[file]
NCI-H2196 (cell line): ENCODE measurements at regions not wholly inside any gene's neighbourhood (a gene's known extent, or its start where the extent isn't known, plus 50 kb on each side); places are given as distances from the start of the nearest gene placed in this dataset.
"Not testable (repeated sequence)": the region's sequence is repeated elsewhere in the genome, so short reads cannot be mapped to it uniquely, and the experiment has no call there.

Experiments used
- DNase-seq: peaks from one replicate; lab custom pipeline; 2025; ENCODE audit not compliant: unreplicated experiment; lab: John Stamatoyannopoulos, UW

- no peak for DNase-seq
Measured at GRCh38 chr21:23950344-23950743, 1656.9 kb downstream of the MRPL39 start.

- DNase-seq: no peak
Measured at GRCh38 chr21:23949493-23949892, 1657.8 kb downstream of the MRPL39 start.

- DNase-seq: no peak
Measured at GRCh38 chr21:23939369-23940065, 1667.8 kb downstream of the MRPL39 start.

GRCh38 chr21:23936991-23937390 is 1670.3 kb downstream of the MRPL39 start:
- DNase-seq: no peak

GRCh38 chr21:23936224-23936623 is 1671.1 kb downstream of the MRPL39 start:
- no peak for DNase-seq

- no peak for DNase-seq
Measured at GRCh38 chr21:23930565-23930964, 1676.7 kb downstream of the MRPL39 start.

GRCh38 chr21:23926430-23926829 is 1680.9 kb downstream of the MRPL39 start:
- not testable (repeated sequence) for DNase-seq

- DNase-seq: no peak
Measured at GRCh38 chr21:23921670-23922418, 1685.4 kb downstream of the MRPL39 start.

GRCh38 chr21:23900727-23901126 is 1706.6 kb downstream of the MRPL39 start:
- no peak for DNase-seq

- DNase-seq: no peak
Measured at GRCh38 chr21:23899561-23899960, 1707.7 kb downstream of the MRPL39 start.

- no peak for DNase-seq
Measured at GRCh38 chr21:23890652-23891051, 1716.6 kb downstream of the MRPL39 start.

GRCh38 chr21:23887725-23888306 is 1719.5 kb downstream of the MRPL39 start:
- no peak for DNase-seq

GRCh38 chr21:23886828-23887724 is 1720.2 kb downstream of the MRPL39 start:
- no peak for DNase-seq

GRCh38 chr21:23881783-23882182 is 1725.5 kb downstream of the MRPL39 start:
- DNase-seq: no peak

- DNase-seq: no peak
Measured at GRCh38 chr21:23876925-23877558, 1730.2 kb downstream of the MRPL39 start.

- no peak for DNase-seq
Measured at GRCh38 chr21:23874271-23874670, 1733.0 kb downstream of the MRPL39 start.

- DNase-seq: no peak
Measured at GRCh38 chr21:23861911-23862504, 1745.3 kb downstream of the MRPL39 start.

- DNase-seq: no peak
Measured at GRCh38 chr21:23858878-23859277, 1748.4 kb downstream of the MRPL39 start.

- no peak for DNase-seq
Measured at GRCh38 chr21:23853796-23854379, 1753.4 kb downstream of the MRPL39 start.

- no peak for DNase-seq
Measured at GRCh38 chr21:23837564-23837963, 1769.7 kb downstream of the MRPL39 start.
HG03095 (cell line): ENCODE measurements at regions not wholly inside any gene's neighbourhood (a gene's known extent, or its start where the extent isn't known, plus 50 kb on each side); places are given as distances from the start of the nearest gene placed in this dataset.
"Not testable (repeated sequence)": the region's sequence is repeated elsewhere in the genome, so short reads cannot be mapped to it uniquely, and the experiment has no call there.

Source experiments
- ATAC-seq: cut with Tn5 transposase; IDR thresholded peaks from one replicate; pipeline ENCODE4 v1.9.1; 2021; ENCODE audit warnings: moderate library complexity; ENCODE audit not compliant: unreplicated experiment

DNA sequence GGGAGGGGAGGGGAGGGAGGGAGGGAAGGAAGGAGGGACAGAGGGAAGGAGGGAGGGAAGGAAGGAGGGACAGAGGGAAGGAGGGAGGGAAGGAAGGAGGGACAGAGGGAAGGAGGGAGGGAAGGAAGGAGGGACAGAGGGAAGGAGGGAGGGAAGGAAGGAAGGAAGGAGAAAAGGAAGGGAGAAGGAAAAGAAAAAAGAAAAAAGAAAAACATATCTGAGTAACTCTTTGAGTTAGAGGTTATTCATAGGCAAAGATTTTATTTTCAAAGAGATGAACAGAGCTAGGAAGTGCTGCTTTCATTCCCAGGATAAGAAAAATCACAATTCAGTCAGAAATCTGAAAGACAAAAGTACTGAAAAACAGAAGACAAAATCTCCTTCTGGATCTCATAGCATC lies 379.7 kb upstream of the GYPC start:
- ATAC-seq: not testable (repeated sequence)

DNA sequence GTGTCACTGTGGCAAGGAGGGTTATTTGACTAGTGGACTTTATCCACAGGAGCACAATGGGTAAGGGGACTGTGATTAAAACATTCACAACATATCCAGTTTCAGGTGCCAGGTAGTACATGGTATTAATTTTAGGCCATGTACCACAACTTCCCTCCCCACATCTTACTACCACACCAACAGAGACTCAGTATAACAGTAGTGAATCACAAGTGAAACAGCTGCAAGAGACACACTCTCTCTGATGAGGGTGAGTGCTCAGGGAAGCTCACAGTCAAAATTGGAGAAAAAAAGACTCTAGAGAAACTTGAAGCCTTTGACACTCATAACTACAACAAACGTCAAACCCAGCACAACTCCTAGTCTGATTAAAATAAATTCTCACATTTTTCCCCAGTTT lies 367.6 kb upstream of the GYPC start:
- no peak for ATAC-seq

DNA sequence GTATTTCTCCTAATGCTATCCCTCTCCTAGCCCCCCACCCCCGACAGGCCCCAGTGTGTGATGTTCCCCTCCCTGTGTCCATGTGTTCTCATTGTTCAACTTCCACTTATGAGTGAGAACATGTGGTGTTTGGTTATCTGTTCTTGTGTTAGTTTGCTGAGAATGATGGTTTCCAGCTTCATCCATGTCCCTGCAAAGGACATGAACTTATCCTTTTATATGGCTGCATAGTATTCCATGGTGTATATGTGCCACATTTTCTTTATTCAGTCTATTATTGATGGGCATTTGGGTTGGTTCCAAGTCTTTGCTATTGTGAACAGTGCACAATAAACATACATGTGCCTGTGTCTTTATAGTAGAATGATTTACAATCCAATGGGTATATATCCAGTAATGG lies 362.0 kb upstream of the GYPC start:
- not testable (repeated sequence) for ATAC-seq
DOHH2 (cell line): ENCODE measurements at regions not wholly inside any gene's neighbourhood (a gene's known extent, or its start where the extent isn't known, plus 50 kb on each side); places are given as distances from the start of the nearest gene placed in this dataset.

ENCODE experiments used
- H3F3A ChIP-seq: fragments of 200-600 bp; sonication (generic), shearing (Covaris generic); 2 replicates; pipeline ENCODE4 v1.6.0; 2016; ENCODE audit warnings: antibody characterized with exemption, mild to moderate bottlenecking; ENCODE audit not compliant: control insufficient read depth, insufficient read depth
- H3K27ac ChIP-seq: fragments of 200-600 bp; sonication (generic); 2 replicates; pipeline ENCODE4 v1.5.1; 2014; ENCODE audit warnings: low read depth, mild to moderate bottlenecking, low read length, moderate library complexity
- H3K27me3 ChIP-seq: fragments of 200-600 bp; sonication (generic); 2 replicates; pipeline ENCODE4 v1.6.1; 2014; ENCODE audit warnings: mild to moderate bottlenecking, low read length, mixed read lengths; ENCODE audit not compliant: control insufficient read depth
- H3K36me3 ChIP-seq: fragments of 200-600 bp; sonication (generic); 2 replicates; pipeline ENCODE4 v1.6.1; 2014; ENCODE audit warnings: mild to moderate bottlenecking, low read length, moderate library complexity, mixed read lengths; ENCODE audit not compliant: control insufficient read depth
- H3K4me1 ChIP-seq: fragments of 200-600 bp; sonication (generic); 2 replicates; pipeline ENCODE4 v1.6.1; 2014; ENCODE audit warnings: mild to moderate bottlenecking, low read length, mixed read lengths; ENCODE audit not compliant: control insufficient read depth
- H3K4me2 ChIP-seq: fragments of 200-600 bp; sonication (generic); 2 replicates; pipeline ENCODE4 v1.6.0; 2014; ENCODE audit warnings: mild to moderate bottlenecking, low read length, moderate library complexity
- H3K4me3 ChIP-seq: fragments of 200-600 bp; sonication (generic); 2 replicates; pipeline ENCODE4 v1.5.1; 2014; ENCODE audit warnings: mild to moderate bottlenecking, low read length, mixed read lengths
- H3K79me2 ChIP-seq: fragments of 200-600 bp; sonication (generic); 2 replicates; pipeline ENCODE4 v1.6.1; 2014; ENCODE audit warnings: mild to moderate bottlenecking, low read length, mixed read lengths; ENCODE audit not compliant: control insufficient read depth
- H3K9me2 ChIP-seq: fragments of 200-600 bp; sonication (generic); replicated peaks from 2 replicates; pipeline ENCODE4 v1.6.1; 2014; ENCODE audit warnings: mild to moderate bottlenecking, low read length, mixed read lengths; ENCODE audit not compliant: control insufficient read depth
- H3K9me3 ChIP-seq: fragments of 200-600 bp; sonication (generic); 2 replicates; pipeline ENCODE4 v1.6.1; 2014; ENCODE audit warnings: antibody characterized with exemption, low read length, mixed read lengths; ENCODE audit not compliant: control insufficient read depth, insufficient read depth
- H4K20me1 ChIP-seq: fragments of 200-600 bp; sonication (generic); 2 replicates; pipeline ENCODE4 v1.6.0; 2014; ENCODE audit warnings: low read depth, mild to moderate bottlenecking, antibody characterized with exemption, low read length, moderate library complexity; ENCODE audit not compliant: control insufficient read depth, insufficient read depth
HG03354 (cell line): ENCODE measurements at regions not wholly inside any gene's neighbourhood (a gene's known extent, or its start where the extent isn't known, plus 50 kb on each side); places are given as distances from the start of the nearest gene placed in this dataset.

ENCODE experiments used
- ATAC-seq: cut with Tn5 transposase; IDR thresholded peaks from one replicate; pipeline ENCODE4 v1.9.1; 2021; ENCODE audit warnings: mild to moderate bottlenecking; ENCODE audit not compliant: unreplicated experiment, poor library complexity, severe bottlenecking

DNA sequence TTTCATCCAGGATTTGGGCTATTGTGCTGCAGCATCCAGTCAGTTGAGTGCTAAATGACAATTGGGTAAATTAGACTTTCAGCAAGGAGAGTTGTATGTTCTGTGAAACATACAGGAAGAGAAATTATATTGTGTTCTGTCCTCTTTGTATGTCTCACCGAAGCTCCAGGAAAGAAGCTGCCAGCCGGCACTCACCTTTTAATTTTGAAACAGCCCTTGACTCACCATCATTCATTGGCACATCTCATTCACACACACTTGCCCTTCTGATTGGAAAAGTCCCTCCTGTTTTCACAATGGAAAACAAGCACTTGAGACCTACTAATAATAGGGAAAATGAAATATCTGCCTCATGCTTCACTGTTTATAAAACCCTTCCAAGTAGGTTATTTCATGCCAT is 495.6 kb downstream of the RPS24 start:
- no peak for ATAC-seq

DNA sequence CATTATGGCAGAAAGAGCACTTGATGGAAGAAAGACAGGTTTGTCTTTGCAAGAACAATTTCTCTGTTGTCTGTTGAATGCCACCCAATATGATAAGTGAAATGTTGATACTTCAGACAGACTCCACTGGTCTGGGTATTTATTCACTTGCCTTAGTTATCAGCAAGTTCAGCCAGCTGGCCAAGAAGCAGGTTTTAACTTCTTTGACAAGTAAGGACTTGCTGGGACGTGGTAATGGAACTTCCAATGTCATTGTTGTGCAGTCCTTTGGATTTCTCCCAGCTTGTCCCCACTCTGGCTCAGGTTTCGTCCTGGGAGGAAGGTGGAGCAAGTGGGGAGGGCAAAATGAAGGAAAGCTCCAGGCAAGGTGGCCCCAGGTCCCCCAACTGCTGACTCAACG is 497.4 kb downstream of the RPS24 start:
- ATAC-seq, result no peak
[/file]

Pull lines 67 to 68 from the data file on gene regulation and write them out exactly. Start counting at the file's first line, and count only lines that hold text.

- H4K20me1 ChIP-seq: fragments of 200-600 bp; sonication (generic); 2 replicates; pipeline ENCODE4 v1.6.0; 2014; ENCODE audit warnings: low read depth, mild to moderate bottlenecking, antibody characterized with exemption, low read length, moderate library complexity; ENCODE audit not compliant: control insufficient read depth, insufficient read depth
HG03354 (cell line): ENCODE measurements at regions not wholly inside any gene's neighbourhood (a gene's known extent, or its start where the extent isn't known, plus 50 kb on each side); places are given as distances from the start of the nearest gene placed in this dataset.